In a much anticipated decision, the Delaware Chancery Court upheld on June 25, 2013 the validity of the forum selection bylaws adopted by the boards of directors of FedEx Corporation (“FedEx”) and Chevron Corporation (“Chevron”). Such bylaws provide that stockholders bringing derivative claims or claims alleging breaches of fiduciary duties, arising from the Delaware General Corporate Law (the “DGCL”) or otherwise implicating the internal affairs of the corporation be brought exclusively in Delaware state or federal courts. In rendering his opinion, Chancellor Leo Strine found that specifying the forum for litigating such matters is well within the statutorily permitted scope of bylaw provisions under Section 109(b) of the DGCL. Further, the Court found that these unilateral board actions to adopt such bylaws without the consent of stockholders were nonetheless contractually binding on stockholders because Section 109(b) of the DGCL allows a corporation, through its certificate of incorporation, to grant directors the power to adopt and amend bylaws unilaterally (which was the case here). When FedEx and Chevron stockholders invested in the respective corporations, they were deemed under Delaware law to be put on notice that the board could amend the bylaws to include provisions such as the one at issue.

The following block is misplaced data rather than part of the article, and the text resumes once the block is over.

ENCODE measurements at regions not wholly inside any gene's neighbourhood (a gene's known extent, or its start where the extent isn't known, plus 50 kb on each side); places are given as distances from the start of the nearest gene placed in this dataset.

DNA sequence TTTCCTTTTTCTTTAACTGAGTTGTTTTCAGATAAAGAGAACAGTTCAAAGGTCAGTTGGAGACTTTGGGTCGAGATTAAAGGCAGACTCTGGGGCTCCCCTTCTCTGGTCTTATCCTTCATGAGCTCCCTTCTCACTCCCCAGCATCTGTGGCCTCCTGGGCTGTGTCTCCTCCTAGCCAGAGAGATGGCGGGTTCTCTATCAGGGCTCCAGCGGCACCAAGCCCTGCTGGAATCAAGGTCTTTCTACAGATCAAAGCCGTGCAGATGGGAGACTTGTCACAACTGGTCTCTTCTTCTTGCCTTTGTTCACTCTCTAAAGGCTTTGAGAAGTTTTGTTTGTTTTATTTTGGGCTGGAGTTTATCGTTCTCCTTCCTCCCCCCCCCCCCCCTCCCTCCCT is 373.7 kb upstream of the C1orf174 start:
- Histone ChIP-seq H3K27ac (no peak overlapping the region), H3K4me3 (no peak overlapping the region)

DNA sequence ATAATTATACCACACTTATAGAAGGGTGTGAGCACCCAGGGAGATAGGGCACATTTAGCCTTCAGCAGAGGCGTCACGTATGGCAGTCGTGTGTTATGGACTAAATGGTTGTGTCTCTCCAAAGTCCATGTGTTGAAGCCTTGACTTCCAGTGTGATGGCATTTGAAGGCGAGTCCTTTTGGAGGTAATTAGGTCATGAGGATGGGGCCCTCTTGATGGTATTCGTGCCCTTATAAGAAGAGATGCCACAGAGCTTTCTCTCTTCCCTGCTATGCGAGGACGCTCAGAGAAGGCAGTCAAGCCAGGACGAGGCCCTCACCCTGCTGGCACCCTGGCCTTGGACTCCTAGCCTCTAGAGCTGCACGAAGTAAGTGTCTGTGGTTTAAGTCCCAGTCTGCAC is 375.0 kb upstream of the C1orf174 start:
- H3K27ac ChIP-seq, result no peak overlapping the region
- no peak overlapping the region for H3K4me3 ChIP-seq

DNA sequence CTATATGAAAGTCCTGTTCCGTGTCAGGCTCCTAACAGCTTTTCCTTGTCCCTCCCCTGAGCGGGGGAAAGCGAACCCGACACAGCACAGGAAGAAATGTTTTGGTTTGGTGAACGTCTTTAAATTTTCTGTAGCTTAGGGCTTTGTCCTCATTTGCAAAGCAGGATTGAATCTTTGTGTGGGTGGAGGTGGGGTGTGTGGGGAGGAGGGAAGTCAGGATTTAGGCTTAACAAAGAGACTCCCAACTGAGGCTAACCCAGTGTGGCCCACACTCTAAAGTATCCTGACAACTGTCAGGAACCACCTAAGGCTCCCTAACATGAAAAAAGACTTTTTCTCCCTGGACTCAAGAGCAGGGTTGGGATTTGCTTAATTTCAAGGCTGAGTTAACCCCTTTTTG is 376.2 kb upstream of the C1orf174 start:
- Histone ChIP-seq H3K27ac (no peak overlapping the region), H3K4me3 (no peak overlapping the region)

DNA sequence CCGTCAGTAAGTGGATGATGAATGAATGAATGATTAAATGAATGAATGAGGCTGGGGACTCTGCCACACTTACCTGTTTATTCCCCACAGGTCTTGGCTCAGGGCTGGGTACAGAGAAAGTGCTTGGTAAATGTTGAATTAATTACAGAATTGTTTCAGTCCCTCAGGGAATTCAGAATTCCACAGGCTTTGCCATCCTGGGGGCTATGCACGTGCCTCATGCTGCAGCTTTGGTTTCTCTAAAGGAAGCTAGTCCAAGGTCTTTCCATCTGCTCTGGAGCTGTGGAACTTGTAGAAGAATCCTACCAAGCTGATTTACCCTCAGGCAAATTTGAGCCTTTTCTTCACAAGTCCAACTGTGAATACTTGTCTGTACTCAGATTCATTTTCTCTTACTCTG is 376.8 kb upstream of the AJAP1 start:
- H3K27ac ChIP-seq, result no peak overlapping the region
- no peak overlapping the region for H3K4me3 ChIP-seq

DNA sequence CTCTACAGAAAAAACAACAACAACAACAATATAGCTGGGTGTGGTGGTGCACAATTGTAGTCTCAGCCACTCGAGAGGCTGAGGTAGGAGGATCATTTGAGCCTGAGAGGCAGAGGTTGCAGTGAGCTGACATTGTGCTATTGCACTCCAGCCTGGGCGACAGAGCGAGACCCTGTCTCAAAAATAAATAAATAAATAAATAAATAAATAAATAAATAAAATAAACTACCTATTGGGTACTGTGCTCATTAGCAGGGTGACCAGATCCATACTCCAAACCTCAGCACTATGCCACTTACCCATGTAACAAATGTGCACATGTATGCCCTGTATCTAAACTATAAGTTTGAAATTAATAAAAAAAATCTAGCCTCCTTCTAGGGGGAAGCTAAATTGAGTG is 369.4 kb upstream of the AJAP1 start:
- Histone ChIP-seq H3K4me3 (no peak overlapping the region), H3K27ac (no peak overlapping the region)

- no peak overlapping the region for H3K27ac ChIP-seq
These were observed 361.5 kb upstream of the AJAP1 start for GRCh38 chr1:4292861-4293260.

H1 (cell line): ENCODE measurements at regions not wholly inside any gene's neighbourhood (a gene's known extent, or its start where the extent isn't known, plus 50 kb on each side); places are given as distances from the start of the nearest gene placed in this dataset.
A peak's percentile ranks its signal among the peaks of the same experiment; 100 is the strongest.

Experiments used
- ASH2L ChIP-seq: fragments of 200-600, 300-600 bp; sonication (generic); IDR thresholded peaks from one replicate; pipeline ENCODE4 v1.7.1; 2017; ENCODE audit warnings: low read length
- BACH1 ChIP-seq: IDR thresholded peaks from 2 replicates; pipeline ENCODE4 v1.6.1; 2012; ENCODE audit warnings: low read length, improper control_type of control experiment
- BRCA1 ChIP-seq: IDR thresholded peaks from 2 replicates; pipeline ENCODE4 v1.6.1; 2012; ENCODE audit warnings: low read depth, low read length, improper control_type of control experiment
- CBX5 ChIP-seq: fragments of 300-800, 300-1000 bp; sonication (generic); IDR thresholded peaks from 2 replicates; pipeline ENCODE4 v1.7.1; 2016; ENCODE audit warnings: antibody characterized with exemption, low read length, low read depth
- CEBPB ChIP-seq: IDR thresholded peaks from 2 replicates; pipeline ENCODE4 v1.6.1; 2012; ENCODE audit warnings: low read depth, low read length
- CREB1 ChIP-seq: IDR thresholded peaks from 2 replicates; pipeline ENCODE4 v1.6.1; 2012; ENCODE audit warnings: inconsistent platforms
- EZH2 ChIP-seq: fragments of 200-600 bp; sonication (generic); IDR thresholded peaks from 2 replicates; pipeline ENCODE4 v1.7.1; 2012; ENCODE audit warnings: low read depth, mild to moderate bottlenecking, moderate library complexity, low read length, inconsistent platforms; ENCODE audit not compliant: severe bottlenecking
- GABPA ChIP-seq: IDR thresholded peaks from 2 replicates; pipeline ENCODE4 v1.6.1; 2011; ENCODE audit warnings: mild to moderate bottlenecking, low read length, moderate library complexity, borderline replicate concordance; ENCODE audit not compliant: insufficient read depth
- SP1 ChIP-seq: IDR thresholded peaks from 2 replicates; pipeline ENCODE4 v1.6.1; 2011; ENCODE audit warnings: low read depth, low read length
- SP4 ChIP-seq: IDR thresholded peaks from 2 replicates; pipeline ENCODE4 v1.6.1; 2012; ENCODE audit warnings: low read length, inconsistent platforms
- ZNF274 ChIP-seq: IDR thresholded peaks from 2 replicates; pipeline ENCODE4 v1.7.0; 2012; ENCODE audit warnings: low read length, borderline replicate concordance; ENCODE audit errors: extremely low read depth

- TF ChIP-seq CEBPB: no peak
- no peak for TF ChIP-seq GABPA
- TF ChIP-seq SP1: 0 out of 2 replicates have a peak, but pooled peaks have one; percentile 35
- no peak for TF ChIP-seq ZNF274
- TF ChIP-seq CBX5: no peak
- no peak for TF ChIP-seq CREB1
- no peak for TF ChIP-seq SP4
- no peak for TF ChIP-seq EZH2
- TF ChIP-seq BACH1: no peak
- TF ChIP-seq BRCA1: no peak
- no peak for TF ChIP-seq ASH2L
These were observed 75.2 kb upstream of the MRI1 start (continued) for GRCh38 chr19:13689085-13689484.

The Court acknowledged that there could be circumstances in which the application of forum selection bylaws would have inequitable or unreasonable consequences for the rights of stockholders. However, the Court refused to engage in analyzing future hypothetical scenarios. Rather, in addition to reminding stockholders of their statutory right to adopt and amend bylaws (including repealing any forum selection bylaw adopted by the board of directors), the Court noted the right of stockholders to challenge a forum selection bylaw if actually confronted with what they believed to be an unfair or unreasonable result in a specific context or when its application by the board (which has the ability under the bylaws to consent to an alternative jurisdiction) would represent a breach of fiduciary duties.
There are over 200 U.S. corporations with forum selection provisions in their charters or bylaws already, with a majority of those provisions having been adopted in connection with IPOs, restructurings or reincorporations in Delaware. With the Chancery Court’s validation of board-adopted forum selection provisions, we expect more Delaware corporations to adopt such provisions through board action, resuming a popular trend that had come to a standstill with the onset of FedEx and Chevron legal challenges.
The principal benefit of a forum selection bylaw is the elimination of the risk of litigation in multiple courts and the resulting risk of multiple and potentially inconsistent decisions and increased litigation costs. Other potential benefits include adjudication by judges with relevant expertise and experience and prompt hearings, trials and appeals. Plaintiffs would continue to be able to bring suit in the jurisdiction of its choosing with respect to claims not covered by the forum selection bylaw. Therefore, this restriction would not apply to disclosure claims arising under federal securities laws, tort claims or general commercial litigation, even with plaintiffs who are stockholders.